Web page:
The recent adoption of cloud services is something to get excited about, as storing and accessing data has never been easier. Leveraging cloud data storage provides a scalable, reliable, cost-effective storage solution. It’s still worth acknowledging that with this reward, comes great risk, as a breach or loss of data can be devastating without having taken the proper steps to protect your time, effort, and vital information. There’s only so much businesses and services can do to protect consumers, while there’s many things consumers can do to protect themselves. Data integrity is an issue in public cloud environments, and its best to think that you don’t own the hardware, the hardware is what anchors trust.

Here are several small measures that’ll protect your data in a big way:

Diversify your passwords:

​For each respective account you have using cloud storage, create different passwords. Security experts recommend even writing these passwords down on a single piece of paper and storing them in your wallet, which I personally wouldn’t take the risk by being mobile all the time with important information. Rely on memory, and if it happens to fail you, check behind a framed picture or another obscure spot in your home. Nowadays, “paper trails” that are of actual paper have taken a back seat to digital data, which is even more accessible with the click of a mouse and stroke of a few keys.

This also goes without saying, but make passwords difficult by keeping them alphanumeric (using both numbers and letters), adding punctuation, varying caps, along with other curveballs that are varied and difficult to guess. There’s plenty of software out there designed to crack passwords, and your best bet to neutralize them with due diligence. In consideration of the severity a security breach might bring, it’s more than worth the time. Identity theft is on the rise and is in fact the fastest growing crime in the United States, according to the FTC – don’t be a victim. Simple sites like www.passwordmeter.com are designed to help you through this, and have a dynamic percentage of complexity scale. You’ll notice for instance, the difference an exclamation point might make in comparison to the number 1.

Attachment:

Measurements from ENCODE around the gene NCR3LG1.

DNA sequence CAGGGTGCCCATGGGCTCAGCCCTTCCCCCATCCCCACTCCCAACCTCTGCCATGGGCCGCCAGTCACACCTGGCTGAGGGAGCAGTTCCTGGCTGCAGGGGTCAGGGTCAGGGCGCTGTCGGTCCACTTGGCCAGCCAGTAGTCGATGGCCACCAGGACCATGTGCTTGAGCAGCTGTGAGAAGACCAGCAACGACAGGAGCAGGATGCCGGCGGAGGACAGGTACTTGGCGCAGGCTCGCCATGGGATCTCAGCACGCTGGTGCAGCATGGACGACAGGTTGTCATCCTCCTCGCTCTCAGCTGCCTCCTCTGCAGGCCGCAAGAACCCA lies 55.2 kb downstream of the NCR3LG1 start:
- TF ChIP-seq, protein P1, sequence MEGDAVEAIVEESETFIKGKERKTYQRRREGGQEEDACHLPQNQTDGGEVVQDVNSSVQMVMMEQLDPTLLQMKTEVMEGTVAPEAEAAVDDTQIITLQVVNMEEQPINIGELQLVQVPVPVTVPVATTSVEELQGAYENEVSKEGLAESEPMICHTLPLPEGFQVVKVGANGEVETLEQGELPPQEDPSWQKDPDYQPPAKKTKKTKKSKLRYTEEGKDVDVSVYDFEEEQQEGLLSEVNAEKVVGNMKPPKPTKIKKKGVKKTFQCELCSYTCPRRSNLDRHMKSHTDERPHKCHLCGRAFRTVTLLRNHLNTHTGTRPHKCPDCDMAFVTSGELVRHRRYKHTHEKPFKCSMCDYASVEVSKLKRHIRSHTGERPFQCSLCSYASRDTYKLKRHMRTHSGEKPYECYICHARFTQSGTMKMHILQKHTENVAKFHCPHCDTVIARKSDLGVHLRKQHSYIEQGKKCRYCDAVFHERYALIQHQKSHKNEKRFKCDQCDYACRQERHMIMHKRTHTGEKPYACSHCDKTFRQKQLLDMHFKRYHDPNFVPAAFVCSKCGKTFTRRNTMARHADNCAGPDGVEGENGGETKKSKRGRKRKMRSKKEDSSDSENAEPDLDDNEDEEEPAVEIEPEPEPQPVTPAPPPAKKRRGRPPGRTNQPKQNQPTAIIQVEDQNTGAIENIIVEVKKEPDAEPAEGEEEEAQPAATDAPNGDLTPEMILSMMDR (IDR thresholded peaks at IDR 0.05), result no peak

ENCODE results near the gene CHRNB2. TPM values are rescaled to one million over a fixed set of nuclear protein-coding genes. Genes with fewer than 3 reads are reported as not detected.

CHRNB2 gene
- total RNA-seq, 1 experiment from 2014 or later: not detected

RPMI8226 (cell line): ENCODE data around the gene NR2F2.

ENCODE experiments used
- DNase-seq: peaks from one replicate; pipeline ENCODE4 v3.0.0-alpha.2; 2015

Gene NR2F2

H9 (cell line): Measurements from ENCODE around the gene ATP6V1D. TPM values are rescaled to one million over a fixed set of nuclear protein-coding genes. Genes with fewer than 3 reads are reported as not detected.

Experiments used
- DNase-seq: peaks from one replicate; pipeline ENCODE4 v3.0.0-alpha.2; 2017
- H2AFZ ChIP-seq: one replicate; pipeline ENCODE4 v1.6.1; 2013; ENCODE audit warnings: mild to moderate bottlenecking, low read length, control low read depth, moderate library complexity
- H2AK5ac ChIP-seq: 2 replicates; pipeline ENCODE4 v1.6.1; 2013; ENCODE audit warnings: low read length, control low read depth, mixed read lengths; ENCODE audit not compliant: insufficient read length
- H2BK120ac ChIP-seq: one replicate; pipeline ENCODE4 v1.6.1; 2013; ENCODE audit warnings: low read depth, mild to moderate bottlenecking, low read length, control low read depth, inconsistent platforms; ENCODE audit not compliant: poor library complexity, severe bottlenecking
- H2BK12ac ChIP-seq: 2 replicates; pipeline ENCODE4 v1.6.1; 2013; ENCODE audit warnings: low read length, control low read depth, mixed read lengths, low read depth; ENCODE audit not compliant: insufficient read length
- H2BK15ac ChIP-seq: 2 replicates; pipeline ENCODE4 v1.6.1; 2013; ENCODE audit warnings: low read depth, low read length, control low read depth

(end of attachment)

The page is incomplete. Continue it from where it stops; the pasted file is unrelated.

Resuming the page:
Back it Up:

​Mat Honan recently wrote a story detailing how he lost all pictures of his daughter to a hacking escapade. Although angry, Honan stated, “I’m mostly mad at myself. I’m mad as hell for not backing up my data. I’m sad, and shocked, and feel that I am ultimately to blame for that loss.” Don’t feel that sort of regret, cover all bases and have fallbacks in the event data is lost or stolen. Even if you’re using a cloud hosted PBX for your business, don’t totally depend on that subscription to keep everything internal, consolidated, and safe.

Aside from having multiple storage sites online, make sure to have several back-ups on real-life, physical hard drives. It’s even better to use external hard drives, as a hardware failure or power outage could cause data to be corrupted or permanently damaged. At the very least, it’s prudent to have two external HDs that are kept in multiple locations. Maybe it sounds like the activity of a schizophrenic, but I assure its an action that’ll be taken by the wisest of the wise.

​Keep Accounts Exlusive:

​If you use Facebook, Twitter, or Google to log in to other social networks or websites, the fall of one could mean the fall of them all. This practice is called daisy-chaining, and it could have a disastrous domino-effect as all your accounts could be compromised at once since they’ll all require essentially, the same log in information and password. In this case, think to yourself if you were the perpetrator and whether it would be challenging to compromise your own data. Reverse engineer your original configuration, and if it somehow leads back to your bank account, reconsider the path you’ve paved and create some detours and dead ends wherever applicable.

Elad Yoran, CEO of Vaultive, on keeping business storage data safe stated, “I would argue it is never the responsibility of the cloud provider. It is my data, my R&D (research & development) and my business plan in there and I want to maintain the secure ownership…it should never be the responsibility of the cloud provider. “You can believe that a cloud provider is doing a reasonable job when it comes to implementing security and industry best practise, but ownership and control are not addressed. I believe that companies should have ownership of their data if they use the cloud. Some people see it as best practise, I see it as important.”

Beyond safety for individuals, comes integrity for businesses. Protecting data can sometimes include conservation of client and customer information – losing this could be crippling for a company’s future. Keeping data under more than a virtual lock and key is crucial as cloud storage sees widespread adoption and use. Overall, cloud storage is a great tool for personal and commercial utilization. With business VoIP, keeping data in the cloud goes hand in hand with collaborating and reaching out to colleagues in seconds to minutes. Rather than become a statistic, safeguard precious and pertinent data like you would any other valuables, thoroughly and to the best of your ability.

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